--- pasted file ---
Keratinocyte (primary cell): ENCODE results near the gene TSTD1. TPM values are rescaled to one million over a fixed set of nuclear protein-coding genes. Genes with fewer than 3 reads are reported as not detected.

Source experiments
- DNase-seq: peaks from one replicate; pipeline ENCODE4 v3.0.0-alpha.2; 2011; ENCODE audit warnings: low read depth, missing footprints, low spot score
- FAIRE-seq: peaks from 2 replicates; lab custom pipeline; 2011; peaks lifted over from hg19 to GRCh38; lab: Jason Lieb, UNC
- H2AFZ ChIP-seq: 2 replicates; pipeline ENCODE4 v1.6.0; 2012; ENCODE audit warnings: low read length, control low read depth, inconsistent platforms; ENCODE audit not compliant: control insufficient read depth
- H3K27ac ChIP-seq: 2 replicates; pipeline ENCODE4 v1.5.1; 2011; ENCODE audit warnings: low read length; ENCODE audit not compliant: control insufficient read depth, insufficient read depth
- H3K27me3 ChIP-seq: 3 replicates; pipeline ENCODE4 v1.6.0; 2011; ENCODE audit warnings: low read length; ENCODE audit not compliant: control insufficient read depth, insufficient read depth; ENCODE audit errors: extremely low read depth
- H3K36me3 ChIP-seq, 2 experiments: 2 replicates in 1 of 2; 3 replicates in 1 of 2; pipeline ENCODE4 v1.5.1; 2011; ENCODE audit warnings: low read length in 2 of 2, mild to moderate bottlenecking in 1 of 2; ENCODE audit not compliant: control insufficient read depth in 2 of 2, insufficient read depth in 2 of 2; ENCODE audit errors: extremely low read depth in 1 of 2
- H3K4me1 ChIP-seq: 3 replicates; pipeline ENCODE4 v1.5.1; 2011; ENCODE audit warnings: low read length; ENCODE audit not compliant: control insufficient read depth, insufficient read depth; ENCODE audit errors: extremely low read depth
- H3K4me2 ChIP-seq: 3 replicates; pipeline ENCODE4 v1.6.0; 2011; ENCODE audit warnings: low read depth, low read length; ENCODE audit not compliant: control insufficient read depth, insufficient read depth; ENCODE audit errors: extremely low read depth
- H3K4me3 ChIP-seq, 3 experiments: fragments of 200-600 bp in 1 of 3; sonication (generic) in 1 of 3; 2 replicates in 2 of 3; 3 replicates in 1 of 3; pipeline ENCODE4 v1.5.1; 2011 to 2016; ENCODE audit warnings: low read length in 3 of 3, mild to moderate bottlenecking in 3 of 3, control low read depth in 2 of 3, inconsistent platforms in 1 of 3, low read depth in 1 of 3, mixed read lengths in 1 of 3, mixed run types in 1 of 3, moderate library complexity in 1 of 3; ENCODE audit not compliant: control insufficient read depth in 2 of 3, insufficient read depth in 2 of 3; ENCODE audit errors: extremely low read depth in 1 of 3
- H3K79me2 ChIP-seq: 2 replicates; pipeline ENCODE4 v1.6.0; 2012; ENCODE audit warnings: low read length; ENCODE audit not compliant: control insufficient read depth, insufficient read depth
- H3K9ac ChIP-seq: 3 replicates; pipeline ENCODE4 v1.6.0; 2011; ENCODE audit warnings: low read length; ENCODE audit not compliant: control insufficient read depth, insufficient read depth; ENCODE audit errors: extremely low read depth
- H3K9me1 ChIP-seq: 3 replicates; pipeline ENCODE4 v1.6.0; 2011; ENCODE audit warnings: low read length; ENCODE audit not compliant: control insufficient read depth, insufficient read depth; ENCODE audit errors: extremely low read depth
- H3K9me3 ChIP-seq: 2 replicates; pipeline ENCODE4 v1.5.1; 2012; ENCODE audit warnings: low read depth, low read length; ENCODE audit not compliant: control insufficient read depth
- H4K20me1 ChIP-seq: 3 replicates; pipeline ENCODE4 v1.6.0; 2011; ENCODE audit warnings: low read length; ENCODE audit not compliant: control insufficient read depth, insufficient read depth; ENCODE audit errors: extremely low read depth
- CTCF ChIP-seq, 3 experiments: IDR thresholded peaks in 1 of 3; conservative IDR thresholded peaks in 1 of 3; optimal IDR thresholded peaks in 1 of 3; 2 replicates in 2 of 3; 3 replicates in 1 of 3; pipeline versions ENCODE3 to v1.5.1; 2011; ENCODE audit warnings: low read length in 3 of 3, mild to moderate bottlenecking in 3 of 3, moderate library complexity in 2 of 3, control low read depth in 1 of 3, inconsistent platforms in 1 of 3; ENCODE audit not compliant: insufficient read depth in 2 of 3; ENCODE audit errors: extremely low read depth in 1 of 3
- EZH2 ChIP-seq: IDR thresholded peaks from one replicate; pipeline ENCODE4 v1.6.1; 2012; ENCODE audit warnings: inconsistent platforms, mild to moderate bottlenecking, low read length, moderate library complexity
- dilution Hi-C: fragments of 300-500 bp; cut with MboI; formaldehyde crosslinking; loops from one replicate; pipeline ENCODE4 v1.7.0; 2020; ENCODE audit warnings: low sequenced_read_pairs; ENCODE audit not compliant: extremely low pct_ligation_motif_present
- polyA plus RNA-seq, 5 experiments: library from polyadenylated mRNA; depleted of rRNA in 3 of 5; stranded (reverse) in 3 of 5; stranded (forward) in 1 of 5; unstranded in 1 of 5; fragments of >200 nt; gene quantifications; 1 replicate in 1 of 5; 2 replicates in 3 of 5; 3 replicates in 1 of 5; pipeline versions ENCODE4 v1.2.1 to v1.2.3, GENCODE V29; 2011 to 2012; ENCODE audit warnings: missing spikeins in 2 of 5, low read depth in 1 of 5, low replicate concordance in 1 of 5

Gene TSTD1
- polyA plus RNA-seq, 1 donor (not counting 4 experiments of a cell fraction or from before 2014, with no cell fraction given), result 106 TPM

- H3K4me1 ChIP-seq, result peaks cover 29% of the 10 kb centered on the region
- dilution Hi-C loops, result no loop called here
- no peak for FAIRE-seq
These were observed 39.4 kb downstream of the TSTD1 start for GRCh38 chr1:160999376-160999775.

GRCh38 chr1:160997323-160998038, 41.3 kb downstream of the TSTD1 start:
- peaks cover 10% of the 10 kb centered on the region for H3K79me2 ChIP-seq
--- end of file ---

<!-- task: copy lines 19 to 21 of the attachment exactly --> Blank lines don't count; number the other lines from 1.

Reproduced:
- dilution Hi-C: fragments of 300-500 bp; cut with MboI; formaldehyde crosslinking; loops from one replicate; pipeline ENCODE4 v1.7.0; 2020; ENCODE audit warnings: low sequenced_read_pairs; ENCODE audit not compliant: extremely low pct_ligation_motif_present
- polyA plus RNA-seq, 5 experiments: library from polyadenylated mRNA; depleted of rRNA in 3 of 5; stranded (reverse) in 3 of 5; stranded (forward) in 1 of 5; unstranded in 1 of 5; fragments of >200 nt; gene quantifications; 1 replicate in 1 of 5; 2 replicates in 3 of 5; 3 replicates in 1 of 5; pipeline versions ENCODE4 v1.2.1 to v1.2.3, GENCODE V29; 2011 to 2012; ENCODE audit warnings: missing spikeins in 2 of 5, low read depth in 1 of 5, low replicate concordance in 1 of 5

Gene TSTD1